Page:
Second Circuit Permits Opinion Testimony About The "Illegality" Of The Defendant's Conduct

Under what circumstances can a witnesses provide an opinion that the conduct of the defendant was "illegal"? The Second Circuit recently reviewed this issue in a securities fraud prosecution and concluded that the testimony was permissible, in United States v. Mandell, _ F.3d _ (2d Cir. May 16, 2014) (Nos. 12-2090, 12-1967) (per curiam)

There are limits for a witness opinion about the legality of conduct in the case. If this type of testimony is offered, caution must be used to avoid invading the province of the jury in deciding the case and in misstating the law or encroaching upon the trial court's role in giving the jury instructions that the jury will apply. A recent securities fraud prosecution case considered by the Second Circuit briefly reviewed the limits of this type of witness opinion testimony.

Trial Court Proceedings: Witness Opinions That Certain Conduct Was "Illegal"

The case involved a securities fraud prosecution involving five private placement offerings. At trial, the court allowed "certain witnesses to testify that failing to disclose financial incentives was illegal." On appeal, Defendant Mandell challenged this ruling as reversible error.

Second Circuit Review: Not Impermissible Opinion Testimony

In summary analysis, the Second Circuit rejected the claim of error. The circuit noted, based on prior precedent, that "the mere fact that a witness opines that a defendant’s activity was 'illegal' does not necessarily mean that a district court would commit error by allowing such testimony." Mandell, _ F.3d at _ (citing United States v. Schwartz, 924 F.2d 410, 426 (2d Cir. 1991)). The Schwartz case involved violations of the Arms Export Control Act and related offenses concerning the shipment of arms to foreign purchasers. A Customs Service agent gave opinion testimony concerning his interpretation about a recorded conversation that a "transaction should be done 'the legal way'" which he concluded "referred to a method of shipping arms to an embargoed country by first sending them through a friendly country to which exports were permitted using End User Certificates designating the friendly country as the final destination." Schwartz, 924 F.2d at 425. The Second Circuit found two bases to admit this opinion testimony. First, the testimony was permissible as expert testimony used "to describe the illegal methods used by narcotics dealers because undercover government agents possess specialized knowledge beyond the ken of the jury on how drug dealers operate." Mandell, _ F.3d at _ (citing United States v. Carson, 702 F.2d 351, 369 (2d Cir.) (allowing agent expert testimony that "furtive activity appeared ... to be sales of narcotics" since "the clandestine manner in which drugs are bought and sold, is unlikely to be within the knowledge of the average layman"), cert. denied, 462 U.S. 1108, 462 U.S. 1108 (1983); see also United States v. Nersesian, 824 F.2d 1294, 1308 (2d Cir.) ("expert testimony from a properly qualified expert witness regarding the parlance of the narcotics trade and the meaning there"), cert. denied, 484 U.S. 958 (1987)). Second, the agent's testimony "that he continued his investigation in this case because he concluded that the defendants' manner of transshipment, as they described it to him, was illegal" was "relevant to explaining the direction of the investigation" and to respond to the defense question why the agent "chose to continue the investigation even though Lisbona termed his planned activities as 'legal'."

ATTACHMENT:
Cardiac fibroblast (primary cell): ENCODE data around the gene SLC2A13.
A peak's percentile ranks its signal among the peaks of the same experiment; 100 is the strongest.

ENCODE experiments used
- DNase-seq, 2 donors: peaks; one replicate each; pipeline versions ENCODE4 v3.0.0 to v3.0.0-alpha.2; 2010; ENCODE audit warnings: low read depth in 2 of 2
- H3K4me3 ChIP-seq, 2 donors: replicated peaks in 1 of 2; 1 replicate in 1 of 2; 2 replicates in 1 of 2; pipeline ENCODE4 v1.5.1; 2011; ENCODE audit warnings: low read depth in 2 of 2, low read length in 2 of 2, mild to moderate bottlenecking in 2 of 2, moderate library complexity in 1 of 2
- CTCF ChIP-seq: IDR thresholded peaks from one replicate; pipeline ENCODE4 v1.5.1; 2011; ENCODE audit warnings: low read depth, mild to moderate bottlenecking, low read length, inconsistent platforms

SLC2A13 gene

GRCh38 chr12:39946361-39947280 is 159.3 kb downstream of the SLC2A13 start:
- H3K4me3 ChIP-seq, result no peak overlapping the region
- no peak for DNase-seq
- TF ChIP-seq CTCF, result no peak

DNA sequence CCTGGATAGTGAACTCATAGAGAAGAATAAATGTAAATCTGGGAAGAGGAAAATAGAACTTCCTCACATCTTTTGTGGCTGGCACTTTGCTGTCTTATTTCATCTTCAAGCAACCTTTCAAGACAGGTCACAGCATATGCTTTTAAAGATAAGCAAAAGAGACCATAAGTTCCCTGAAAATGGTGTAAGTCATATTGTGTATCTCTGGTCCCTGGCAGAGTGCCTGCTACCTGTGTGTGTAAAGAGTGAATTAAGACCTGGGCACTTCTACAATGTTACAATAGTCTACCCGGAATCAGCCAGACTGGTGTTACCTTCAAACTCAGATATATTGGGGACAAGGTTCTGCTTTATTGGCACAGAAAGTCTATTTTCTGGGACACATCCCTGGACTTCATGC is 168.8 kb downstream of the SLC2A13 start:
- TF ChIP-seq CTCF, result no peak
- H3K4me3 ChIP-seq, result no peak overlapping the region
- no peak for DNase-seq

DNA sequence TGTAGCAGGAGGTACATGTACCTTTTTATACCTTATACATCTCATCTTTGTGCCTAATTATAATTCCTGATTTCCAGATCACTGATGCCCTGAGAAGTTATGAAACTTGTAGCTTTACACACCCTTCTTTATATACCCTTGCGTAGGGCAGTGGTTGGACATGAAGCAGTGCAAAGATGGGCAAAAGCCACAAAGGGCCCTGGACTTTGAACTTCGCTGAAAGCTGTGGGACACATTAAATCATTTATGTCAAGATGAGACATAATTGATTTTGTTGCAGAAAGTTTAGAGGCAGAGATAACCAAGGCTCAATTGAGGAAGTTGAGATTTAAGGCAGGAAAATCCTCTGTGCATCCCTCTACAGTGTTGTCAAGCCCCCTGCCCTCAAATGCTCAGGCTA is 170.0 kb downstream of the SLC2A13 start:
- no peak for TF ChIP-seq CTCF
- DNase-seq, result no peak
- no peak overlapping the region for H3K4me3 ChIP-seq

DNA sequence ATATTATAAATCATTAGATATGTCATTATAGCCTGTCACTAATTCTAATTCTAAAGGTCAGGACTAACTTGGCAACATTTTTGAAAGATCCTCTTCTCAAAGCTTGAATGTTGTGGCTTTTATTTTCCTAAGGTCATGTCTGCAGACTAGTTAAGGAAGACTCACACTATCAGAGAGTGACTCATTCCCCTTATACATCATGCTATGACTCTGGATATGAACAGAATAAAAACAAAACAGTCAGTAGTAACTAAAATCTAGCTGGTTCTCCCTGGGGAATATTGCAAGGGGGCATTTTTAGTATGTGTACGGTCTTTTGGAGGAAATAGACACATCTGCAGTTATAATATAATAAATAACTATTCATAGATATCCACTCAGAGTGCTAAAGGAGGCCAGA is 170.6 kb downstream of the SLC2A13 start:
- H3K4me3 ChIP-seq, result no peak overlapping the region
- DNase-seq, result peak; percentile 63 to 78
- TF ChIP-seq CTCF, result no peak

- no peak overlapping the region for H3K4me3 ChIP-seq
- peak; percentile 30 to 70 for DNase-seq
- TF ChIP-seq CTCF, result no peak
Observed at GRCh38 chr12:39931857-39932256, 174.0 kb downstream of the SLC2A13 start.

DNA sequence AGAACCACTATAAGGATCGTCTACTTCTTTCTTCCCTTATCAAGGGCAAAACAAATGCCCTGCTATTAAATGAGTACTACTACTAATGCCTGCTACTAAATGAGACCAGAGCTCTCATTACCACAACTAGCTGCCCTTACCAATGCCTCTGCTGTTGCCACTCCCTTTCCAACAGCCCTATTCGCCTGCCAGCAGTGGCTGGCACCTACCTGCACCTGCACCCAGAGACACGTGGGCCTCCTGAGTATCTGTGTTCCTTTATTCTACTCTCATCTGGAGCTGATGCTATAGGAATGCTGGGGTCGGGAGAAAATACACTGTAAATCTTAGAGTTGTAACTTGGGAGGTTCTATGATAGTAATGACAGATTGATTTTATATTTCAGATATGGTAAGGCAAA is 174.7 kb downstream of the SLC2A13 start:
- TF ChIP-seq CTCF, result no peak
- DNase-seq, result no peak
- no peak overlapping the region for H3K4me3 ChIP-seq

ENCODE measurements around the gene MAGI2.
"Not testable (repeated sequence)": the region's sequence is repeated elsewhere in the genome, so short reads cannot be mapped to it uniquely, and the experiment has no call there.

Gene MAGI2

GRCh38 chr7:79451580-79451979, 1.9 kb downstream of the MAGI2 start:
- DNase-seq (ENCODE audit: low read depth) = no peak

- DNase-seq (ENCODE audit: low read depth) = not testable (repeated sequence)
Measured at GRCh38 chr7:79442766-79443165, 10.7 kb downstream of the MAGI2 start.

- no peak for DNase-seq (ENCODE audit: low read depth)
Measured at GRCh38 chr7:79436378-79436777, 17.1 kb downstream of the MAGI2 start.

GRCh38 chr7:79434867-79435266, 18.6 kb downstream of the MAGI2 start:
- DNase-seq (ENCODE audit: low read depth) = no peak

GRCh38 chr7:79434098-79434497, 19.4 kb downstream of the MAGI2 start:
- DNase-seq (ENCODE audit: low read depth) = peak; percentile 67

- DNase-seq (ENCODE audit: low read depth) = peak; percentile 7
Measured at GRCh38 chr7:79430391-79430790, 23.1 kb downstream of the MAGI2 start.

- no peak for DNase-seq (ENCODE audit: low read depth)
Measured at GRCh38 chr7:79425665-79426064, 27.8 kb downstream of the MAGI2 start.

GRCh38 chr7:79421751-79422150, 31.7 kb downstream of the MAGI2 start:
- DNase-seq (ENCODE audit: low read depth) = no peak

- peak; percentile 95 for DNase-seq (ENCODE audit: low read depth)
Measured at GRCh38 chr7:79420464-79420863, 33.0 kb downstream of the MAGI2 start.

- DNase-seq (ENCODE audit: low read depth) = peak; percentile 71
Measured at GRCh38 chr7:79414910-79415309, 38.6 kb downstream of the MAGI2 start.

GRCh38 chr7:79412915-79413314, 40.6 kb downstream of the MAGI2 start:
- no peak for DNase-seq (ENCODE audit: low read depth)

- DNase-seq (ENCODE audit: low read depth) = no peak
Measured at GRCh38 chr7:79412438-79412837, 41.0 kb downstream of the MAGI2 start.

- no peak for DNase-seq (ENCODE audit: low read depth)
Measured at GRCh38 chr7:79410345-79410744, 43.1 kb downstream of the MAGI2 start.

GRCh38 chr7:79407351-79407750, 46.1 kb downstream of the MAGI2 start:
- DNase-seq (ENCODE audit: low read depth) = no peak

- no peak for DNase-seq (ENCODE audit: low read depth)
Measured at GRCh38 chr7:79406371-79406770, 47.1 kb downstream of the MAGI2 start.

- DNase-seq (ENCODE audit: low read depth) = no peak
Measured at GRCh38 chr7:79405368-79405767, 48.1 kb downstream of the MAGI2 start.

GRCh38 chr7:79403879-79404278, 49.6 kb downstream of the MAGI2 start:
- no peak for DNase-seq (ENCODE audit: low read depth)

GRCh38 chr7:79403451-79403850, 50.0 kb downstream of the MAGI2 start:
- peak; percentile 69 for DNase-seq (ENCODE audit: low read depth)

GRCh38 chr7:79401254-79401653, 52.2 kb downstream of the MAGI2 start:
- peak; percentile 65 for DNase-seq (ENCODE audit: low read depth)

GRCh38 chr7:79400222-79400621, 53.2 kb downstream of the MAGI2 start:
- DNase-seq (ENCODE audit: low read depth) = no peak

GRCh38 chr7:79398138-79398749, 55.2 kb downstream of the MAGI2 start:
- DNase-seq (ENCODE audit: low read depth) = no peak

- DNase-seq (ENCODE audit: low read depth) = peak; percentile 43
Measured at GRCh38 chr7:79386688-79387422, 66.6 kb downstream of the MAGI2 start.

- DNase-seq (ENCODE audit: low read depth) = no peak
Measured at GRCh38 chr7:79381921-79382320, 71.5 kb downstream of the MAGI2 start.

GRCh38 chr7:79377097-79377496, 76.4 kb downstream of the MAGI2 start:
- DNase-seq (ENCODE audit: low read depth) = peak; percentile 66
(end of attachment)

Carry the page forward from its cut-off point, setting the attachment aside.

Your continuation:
The circuit distinguished prior precedent relied upon by the defense:

Mandell’s argument as to this issue relies on United States v. Scop, in which we considered the testimony of an SEC investigator who was called by the government as an expert witness on “securities trading practices.” 846 F.2d 135, 138 (2d Cir. 1988). Because the witness “drew directly upon the language of [a] statute and [its] accompanying regulations” and testified as to whether the defendant had violated that statute, we concluded that his testimony constituted improper “legal conclusions.” Id. at 140. Here, by contrast, the witnesses at issue did not testify that the defendants violated a statute, but merely explained why, in their opinion, certain commissions had been referred to as “bonuses.” Accordingly, the district
court did not err under Scop in regard to this testimony.

Mandell, _ F.3d at _


The Mandell case, in summary fashion, allowed opinion testimony on the legality of the conduct. These case present close issues and often turn on the specific facts of the case and testimony. Caution is advised if this path is pursued. For a couple of examples reaching contrary results, consider:


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